Over the summer months I have been staying with Liz, a friend of mine in Kitchener. I am enjoying having a place to settle in for a few months even though I am still “on the move:” traveling to different cities around me touring with my book. At least I know where I am sleeping each night.
“I can manage one day in my busy schedule to help carry a bucket of water,” I thought wanting to help Liz with a project she was working on.
Liz was project managing the All Nations Water Walk working alongside Mary Ann Caibaiosai, the vision holder. The Water Walk is an inspired initiative of Josephine Mandamin, an Anishinaabe grandmother and indigenous elder, who—did the only thing she could think to do to help bring awareness to the devastating polluting of the waters—in 2003 she took up the eagle staff and a copper pail with water and began walking the great lakes and praying for the water.
Fifteen years on, Josephine’s water walks have continued and on September 15th 2018 Mary Ann Caibaiosai picked up the eagle staff and copper pail to walk the Grand River.
My one day helping to carry a bucket turned into five days! As I cleared my diary to do as much of the water walk as I could. An inspired team of core walkers walked with Mary Ann until September 29th. I joined them for five of those days. We met at 4am each morning to start the walk.
2:00 am my alarm went off that first morning. “I only just closed my eyes,” I thought as I jumped out of bed. I had 45 minutes to get ready and be on the road. The starting point that morning was an hour’s drive away and I wanted to arrive early to get smudged. Liz had already left to get coffee for everyone.
“You’ve arrived at your destination,” my GPS said. I slowed down along the country road. No traffic lights. No street lights. The sky was black. It was 3:50 am. In the distance I could see headlights and then the flashing indicators. “That’s where they are,” I thought. The cars were part of the walk. Each pair of walkers—one carrying the pail of water and the other the eagle staff—walked approximately ¼ or a kilometre until they reached the car in front with flashing indicator lights. They then passed on the pail and the staff to the next pair of walkers who were waiting by the car. All our cars were left with the keys in the ignition ready for the two walkers who had just passed on the pail and staff to drive to the top of the line of cars and put on their flashing indicators and wait for their turn again.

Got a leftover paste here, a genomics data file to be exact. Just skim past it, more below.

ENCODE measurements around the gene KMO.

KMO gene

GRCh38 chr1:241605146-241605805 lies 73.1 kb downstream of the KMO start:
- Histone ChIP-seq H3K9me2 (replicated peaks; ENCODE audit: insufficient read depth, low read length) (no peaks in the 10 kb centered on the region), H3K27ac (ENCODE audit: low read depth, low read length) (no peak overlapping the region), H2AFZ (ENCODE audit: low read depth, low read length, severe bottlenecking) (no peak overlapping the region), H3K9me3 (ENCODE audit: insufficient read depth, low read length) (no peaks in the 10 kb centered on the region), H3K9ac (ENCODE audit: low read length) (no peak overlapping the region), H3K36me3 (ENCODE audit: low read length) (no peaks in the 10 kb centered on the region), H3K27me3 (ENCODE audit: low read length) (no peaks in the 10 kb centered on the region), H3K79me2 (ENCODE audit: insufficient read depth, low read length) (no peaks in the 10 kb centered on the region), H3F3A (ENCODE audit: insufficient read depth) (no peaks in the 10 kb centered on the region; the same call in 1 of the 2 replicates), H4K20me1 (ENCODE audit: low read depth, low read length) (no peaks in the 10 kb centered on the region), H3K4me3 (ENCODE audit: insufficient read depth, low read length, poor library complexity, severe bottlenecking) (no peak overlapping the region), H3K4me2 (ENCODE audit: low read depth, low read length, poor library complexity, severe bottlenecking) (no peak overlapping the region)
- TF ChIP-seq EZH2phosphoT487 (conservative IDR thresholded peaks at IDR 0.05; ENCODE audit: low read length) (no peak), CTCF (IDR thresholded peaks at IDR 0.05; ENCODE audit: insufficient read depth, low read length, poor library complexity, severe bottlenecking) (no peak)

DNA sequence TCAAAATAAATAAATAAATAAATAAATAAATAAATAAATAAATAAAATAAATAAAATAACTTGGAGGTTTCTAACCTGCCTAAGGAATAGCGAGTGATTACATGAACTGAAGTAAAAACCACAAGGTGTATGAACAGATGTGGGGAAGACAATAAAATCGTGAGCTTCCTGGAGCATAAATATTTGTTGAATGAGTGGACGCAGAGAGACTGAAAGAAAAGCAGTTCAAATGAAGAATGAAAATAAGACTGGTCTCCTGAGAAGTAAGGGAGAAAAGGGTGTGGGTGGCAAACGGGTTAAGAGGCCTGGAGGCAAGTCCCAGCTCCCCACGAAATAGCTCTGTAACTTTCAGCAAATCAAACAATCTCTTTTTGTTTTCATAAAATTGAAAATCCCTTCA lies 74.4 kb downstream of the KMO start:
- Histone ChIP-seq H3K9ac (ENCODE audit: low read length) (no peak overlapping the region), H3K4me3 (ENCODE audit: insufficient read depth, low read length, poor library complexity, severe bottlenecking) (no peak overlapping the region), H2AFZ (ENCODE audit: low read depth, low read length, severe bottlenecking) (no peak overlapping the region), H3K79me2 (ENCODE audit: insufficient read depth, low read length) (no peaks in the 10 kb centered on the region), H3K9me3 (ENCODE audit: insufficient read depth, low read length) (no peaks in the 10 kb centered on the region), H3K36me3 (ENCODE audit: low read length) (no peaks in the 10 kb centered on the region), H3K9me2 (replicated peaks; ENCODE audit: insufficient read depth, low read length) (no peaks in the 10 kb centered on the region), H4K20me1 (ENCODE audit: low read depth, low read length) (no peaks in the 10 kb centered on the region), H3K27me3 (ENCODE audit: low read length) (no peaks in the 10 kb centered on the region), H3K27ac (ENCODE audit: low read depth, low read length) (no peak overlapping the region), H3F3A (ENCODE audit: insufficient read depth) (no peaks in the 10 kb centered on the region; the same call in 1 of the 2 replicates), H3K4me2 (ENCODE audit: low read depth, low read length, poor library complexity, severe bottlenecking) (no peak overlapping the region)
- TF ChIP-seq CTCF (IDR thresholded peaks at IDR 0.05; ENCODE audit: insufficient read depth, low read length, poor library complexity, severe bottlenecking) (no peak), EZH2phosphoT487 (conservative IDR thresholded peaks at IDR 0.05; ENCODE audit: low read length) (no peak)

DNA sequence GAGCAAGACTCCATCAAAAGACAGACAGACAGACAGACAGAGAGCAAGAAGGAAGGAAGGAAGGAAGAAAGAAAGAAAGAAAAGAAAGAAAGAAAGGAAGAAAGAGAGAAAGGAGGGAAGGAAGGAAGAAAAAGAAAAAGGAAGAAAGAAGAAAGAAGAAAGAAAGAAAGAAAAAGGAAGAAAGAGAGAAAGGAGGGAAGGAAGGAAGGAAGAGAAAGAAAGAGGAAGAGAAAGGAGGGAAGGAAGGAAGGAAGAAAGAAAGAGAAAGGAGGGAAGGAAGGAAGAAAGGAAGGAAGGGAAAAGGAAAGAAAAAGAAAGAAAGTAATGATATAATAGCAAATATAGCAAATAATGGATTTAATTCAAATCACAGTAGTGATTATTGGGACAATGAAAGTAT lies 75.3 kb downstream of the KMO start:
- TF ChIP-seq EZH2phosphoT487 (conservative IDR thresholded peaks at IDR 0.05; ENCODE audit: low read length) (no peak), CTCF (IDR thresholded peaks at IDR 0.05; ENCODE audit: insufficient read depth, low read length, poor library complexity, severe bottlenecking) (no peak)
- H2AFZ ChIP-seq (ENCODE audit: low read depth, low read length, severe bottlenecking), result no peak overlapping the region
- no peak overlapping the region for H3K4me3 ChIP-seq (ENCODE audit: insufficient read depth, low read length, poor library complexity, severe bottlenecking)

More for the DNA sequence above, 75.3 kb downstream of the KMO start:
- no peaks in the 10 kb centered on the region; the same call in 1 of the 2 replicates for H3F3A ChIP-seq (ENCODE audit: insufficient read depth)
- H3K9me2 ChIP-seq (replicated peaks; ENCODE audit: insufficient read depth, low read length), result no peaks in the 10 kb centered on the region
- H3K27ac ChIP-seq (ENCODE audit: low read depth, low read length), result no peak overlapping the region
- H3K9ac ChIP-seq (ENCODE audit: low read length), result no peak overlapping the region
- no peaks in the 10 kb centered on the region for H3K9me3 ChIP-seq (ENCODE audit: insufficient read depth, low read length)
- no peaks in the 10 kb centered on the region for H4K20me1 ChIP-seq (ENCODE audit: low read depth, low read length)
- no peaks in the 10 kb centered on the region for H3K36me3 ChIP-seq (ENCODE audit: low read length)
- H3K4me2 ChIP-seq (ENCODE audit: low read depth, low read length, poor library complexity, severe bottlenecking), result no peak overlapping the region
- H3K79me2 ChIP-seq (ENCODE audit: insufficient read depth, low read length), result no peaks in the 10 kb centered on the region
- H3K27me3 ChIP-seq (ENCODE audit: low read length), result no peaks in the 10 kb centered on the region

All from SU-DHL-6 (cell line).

Meanwhile, the new set of walkers walked along the road to the next car with flashing lights where there were two more walkers waiting to receive the pail and the staff. It was in this fashion that we worked as a team leap frogging. This is Leah, one of my fellow walkers.
As I walked that first day, holding the copper pail of precious water, the reality of what I was doing began to sink into me. I know about the research on water that proves our thoughts actually change the molecules of it (see the research done by Masaru Emoto), and I am aware of the research about how prayer can help the patient to heal quicker. There I was praying for the water and realising I was part of something much bigger than simply helping to carry a bucket.
Over 70% of our body is water. If our thoughts can influence the molecules of water, imagine what our thoughts can do to our body. And, given our body is mostly made up of water, imagine that we are intricately related with every other body of water. Water is our life.
Thinking about water pollution, I wonder if it affects us much more than we realise…
Pondering deeply and sending you love,